Basically, this tutorial provides a good way to upgrade, but you have to notice some additional things:

Do not run the update directly on your live system! Better try it on a local test installation. Some images and CSS settings have to be changed manually before.

When running the update on your production system afterwards, make sure only you have access to the web server on port 80. The database update is done automatically when you call a shop webpage after upgrading, and this should only be run once by one user – you. The upgrade can take several minutes, e.g. have a look at console “top” command to see if mysql is on high load, or look at the current processes in phpMyAdmin.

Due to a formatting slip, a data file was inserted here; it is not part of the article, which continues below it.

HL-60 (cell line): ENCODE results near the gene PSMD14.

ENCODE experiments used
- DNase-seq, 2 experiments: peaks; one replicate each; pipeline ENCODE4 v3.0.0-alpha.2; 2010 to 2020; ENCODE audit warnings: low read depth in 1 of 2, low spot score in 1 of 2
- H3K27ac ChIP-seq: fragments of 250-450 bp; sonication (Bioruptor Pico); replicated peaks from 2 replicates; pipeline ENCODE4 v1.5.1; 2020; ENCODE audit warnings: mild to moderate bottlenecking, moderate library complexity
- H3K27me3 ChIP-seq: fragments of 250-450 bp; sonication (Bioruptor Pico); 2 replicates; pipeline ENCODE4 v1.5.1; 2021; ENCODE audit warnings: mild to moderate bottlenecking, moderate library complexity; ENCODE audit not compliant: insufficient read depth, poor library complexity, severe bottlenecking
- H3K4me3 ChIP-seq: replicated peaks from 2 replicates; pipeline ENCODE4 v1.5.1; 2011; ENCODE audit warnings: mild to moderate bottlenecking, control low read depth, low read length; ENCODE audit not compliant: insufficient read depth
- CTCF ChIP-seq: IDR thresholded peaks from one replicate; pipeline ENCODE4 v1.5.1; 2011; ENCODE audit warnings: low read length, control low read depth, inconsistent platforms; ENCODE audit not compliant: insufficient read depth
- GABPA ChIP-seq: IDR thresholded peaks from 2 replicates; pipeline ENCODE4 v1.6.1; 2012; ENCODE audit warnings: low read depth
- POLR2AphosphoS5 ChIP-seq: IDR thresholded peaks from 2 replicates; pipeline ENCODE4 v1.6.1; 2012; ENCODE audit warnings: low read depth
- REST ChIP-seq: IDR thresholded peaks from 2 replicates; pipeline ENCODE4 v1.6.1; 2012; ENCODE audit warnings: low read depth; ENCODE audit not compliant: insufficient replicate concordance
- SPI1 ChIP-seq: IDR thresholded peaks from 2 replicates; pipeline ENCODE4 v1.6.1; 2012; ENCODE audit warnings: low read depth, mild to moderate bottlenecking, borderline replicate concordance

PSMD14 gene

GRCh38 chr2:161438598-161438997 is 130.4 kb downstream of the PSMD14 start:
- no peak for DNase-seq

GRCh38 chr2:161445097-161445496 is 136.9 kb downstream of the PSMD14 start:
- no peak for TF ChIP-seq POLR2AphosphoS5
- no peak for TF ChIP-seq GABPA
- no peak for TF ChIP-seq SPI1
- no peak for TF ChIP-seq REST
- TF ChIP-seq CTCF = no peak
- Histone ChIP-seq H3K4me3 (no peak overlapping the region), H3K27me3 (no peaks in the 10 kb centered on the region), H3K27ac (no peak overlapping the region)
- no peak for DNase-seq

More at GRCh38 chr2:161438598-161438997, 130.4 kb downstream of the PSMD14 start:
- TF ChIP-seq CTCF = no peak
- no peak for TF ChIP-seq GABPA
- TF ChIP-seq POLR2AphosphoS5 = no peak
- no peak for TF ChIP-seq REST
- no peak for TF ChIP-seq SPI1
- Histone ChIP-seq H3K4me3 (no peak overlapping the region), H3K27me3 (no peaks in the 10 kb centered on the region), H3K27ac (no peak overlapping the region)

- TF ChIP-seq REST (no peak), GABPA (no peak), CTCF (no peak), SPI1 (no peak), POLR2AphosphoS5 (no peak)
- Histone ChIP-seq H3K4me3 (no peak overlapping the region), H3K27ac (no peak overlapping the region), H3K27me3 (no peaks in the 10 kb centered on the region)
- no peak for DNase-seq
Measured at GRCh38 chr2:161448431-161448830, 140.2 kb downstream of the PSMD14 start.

The best way is to stop Apache during the whole upgrading process, and to call index.php via php-cli, as described in the tutorial link above. Only restricting access via .htaccess etc. does not help, as the upgrade process overwrites with default data.

If other users have website access at the upgrade time, the scripts are run multiple and can lead to database errors like “error on rename” or “duplicate entry”.


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